Subtitle C of Public Law 108-458, enacted December 17, 2004, may be cited as the "Homeland Security Civil Rights and Civil Liberties Protection Act of 2004"! A key statutory amendment by that Act was to ensure that the civil rights and civil liberties of persons are not diminished by efforts, activities, and programs aimed at securing the homeland.
Further the DHS Officer for Civil Rights and Civil Liberties was to report directly to the Secretary, and was to do the following:
(1) review and assess information concerning abuses of civil rights, civil liberties, and profiling on the basis of race, ethnicity, or religion, by employees and officials of the Department;
(2) assist the Secretary, directorates, and offices of the Department to develop, implement, and periodically review Department policies and procedures to ensure that the protection of civil rights and civil liberties is appropriately incorporated into Department programs and activities;
(3) oversee compliance with Constitutional, statutory, regulatory, policy, and other requirements relating to the civil rights and civil liberties of individuals affected by the programs and activities of the department;
(4) coordinate with the DHS Privacy Officer to ensure that programs, poliicies, and procedures involving civil rights,
civil liberties, and privacy considerations are addressed in an integrated and comprehensive manner.
The point of this post is to reinforce the notion that Civil Rights and Civil Liberties enforcement and protection is one of the key missions of DHS and I long ago concluded this would be a difficult mission of the Department. I was hopeful that the three Secretaries of DHS, all lawyers,would have sensitivity to this mission. So far not much evidence. It seems to me that the role of DHS would have almost made it a leader for the entire Executive Branch on Civil Rights and Civil Liberties with issues coming up almost routinely in organizations such as the FUSION CENTERS developed even before they were given a statutory mandate to do their jobs.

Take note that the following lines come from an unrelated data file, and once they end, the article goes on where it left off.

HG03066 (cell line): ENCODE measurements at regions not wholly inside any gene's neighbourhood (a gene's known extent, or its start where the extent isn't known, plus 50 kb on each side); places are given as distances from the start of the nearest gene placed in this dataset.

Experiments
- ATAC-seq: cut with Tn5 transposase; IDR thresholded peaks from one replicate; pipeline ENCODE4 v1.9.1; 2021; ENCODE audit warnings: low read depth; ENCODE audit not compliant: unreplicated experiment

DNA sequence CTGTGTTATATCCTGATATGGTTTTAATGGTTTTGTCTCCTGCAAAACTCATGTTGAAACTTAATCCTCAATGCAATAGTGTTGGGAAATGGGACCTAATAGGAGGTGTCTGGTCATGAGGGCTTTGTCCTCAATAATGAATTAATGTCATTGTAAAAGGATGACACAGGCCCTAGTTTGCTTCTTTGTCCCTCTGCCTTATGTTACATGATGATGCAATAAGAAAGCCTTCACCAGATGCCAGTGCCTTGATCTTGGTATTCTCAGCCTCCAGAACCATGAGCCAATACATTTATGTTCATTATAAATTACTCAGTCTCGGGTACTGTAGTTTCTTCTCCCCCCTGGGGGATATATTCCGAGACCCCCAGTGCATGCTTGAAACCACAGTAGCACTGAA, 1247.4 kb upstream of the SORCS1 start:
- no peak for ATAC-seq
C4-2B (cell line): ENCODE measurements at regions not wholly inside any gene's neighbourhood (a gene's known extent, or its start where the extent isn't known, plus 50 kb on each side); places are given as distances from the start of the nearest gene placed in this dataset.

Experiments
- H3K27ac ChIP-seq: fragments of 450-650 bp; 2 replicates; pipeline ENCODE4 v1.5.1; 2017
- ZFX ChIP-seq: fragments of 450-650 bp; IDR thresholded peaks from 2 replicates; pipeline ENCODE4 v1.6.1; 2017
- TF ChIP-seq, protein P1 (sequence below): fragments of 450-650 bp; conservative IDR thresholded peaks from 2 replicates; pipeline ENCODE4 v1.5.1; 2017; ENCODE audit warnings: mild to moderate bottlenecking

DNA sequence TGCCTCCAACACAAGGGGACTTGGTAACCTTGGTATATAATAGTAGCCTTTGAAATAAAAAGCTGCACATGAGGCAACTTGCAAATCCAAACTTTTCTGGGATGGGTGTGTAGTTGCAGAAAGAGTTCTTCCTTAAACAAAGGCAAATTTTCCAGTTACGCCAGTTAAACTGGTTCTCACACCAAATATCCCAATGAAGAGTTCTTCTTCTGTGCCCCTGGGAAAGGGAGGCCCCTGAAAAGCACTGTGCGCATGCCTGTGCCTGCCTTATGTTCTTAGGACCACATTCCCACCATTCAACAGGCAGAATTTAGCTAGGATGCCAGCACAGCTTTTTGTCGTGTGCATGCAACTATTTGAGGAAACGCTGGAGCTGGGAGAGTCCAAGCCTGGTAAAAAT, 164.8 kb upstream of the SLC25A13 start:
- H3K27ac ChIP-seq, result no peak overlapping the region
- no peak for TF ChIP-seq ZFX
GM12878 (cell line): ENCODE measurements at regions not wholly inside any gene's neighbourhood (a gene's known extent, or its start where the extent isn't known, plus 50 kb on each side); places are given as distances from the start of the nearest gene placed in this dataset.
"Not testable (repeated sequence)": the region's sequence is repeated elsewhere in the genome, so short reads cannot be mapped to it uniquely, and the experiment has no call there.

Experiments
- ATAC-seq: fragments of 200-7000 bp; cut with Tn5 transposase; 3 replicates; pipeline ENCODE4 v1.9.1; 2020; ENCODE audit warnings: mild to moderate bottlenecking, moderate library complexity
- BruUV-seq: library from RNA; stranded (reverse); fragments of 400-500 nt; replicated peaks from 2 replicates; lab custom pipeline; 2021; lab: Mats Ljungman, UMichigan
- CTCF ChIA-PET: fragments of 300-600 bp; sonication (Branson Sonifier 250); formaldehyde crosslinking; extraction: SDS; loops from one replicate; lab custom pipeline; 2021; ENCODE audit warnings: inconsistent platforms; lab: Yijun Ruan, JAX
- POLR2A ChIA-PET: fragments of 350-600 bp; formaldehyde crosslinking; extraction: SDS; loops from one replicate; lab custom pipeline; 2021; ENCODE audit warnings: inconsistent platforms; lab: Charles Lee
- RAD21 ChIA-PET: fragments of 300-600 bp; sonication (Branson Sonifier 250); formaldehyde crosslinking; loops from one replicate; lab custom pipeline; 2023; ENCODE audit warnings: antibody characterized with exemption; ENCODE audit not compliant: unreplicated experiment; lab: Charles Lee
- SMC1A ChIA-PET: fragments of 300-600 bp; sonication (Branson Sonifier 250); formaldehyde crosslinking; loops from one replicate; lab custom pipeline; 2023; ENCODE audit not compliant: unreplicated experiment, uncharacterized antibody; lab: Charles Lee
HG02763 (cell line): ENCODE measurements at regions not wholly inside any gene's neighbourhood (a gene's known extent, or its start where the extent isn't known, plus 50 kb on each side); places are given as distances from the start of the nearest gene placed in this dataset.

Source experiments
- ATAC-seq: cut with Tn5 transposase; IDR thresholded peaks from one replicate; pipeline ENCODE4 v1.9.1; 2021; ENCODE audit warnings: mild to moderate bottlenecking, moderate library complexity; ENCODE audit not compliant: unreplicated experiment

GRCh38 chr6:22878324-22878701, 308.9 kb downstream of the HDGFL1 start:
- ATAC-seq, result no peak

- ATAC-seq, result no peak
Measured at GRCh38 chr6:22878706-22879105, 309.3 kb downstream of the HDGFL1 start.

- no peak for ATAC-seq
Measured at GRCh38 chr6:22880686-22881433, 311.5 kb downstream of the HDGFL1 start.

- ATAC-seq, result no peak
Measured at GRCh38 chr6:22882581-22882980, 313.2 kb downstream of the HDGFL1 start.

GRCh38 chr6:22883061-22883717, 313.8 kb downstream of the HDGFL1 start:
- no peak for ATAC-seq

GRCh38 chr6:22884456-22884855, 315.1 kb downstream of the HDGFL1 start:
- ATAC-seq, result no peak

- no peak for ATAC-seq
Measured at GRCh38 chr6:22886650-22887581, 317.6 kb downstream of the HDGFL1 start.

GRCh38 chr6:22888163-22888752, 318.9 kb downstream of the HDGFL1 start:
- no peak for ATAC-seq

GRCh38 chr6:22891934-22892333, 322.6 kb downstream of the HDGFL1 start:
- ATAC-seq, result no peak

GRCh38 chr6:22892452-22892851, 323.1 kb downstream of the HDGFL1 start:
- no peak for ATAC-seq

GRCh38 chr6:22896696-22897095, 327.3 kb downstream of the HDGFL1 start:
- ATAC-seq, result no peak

I would also have expected that outstanding individuals with a comprehensive background in compliance and enforcement of civil rights and civil liberties might have either led the organization or been close to its leadership.
Because the OIG/DHS can also investigate civil rights and civil liberties violations and compliance I would have thought that a detailed MOU between these organizations would be in existence and probably a series of joint investigatory manuals and procedures have been developed to ensure the statutory mandates are accomplished.
The funding and staffing of this organization would always be a key factor in its success yet its line item does not seem to reflect the special emphasis placed by Congress on this mission.
Perhaps I am wrong, but I do think that the whole arena of Civil Rights and Civil Liberties is one that could be worthy of the fullest attention of Congress and academics so that the leading violator of Civil Rights and Civil Liberties in the Executive Branch is not DHS officers and employees, and even more hopefully that a leadership stance for the entire federal government could be adopted by DHS.